What happened is that I read this article in Dutch newspaper the Volkskrant, written by a guy called Anton de Wit, about single women who wish to have a child via IVF. The article I read was a reaction to an opinion piece that came out in a feminist magazine called Opzij. The writers of this piece in Opzij were upset about the fact that half of all hospitals in the Netherlands refused women for IVF who were not in a steady relationship.

Some of these hospitals decline requests from single women on the basis that they do not have a sperm bank on site and not merely because the wannabe mother does not have a partner. According to some feminist groups these rules are preposterous and discriminatory. A woman is made for motherhood and anyone who stands in the way of this wish is a bully.

mother simple linesAs Anton de Wit sarcastically sums up: “Why shouldn’t [a single woman] be allowed to be artificially inseminated? What if she can’t wait for Mr Right any longer or keeps on hooking up with douchebags that aren’t man enough to take on the responsible task of being father? Isn’t procreation a human right (…)?” and then adds: “Reproduction has, in the biological essence, always been a thing between two people, a man and a woman. Sure, thanks to scientific progress and shifting social conventions we have been able to reduce the first to merely a sperm donor.”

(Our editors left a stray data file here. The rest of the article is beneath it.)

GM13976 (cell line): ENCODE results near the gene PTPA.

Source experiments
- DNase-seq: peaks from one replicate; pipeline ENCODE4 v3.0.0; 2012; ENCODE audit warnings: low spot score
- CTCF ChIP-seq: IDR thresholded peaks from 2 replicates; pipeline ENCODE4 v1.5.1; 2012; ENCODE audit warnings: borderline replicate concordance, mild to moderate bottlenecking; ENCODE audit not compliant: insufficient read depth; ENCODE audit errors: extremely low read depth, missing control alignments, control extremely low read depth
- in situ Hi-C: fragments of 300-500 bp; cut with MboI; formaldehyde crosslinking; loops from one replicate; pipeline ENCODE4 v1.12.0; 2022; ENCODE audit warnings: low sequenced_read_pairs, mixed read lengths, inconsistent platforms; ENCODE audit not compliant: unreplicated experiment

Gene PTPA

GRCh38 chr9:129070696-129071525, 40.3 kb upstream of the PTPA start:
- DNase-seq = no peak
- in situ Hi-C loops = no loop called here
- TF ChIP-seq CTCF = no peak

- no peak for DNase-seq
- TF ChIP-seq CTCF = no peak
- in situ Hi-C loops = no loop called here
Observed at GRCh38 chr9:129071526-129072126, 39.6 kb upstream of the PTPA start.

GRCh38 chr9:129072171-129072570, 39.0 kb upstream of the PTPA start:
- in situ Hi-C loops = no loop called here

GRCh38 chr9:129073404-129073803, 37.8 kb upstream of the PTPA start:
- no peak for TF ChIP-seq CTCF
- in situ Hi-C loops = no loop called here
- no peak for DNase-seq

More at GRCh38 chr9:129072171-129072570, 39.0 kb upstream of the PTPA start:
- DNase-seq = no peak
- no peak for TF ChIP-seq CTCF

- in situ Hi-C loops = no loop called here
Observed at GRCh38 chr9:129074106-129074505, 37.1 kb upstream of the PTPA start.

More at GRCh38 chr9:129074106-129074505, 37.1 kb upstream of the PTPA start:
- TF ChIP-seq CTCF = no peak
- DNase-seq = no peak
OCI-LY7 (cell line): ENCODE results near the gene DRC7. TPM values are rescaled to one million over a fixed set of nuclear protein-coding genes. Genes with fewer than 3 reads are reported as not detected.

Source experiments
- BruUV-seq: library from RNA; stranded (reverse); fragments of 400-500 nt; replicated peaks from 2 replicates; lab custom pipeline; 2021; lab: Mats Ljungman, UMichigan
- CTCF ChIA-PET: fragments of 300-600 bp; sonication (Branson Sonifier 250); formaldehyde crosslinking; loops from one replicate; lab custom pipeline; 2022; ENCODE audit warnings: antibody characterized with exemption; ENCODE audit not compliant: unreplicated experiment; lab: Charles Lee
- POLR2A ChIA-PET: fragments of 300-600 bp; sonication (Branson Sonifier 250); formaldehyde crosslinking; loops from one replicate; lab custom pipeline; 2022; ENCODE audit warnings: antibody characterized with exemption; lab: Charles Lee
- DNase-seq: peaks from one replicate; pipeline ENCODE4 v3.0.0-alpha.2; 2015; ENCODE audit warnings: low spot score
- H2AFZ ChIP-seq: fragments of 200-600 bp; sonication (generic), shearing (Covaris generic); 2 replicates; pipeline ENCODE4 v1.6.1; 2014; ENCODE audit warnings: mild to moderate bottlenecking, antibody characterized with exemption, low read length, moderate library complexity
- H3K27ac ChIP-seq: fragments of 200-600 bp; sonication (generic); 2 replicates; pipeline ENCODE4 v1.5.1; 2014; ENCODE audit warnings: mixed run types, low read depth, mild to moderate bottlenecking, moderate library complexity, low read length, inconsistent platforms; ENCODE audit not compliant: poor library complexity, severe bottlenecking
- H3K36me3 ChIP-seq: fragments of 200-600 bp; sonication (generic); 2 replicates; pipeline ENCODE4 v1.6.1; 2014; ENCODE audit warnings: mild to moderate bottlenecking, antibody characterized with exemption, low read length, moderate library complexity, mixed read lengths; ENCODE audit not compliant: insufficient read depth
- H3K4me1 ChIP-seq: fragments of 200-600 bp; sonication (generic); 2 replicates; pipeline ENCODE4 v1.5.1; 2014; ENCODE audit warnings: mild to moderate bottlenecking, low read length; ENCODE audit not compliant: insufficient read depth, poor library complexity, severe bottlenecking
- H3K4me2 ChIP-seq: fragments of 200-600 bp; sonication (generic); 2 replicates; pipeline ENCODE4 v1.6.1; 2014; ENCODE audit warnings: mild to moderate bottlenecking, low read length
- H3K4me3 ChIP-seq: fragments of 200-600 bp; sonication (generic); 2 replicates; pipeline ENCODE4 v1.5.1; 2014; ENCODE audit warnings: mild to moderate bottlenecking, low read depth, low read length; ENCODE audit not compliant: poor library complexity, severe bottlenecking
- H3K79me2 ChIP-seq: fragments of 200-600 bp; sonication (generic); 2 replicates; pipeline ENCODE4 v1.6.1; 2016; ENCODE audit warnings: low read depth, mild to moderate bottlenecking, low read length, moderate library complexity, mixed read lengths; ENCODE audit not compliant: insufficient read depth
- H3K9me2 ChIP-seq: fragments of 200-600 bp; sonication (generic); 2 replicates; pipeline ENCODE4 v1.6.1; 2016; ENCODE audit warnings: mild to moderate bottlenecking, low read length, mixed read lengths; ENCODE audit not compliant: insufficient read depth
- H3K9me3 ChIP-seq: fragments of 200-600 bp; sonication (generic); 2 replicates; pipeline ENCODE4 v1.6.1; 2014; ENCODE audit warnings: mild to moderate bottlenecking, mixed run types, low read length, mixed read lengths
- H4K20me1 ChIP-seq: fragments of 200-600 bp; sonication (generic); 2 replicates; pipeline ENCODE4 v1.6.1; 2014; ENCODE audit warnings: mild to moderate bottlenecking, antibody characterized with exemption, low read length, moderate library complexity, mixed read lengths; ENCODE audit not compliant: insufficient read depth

It’s a pity, in my opinion, that the feminist point of view was defended by a (single?) woman and the article in the Volkskrant was written by a man, which turned it into a “man vs women” thing for people looking for an easy point to score. You could easily turn it into a “Oh, that’s just typical; a man trying to take away a woman’s rights to be independent”-thing, all though that’s not the point at all. Because, as Anton very sharply adds:

“But when the conception has succeeded another individual appears with its very own rights, that we can not push aside so lightly – namely the child. (…) Does a grown up’s wish to have a child have more ground than a child’s wish to have parents?”

I, as a woman, must say I totally agree with Anton here. And even more so, it stirs up the devil’s advocate in me that wants to say:

If you can’t find a partner that wants a child with you, you weren’t meant to procreate! It’s anti-evolutionary. You are messing with the universe’s (or Darwin or God or whatever) plan…..

And to those whose feelings I just hurt: I’m sorry. I don’t enjoy seeing you sad, but it is truly what I believe…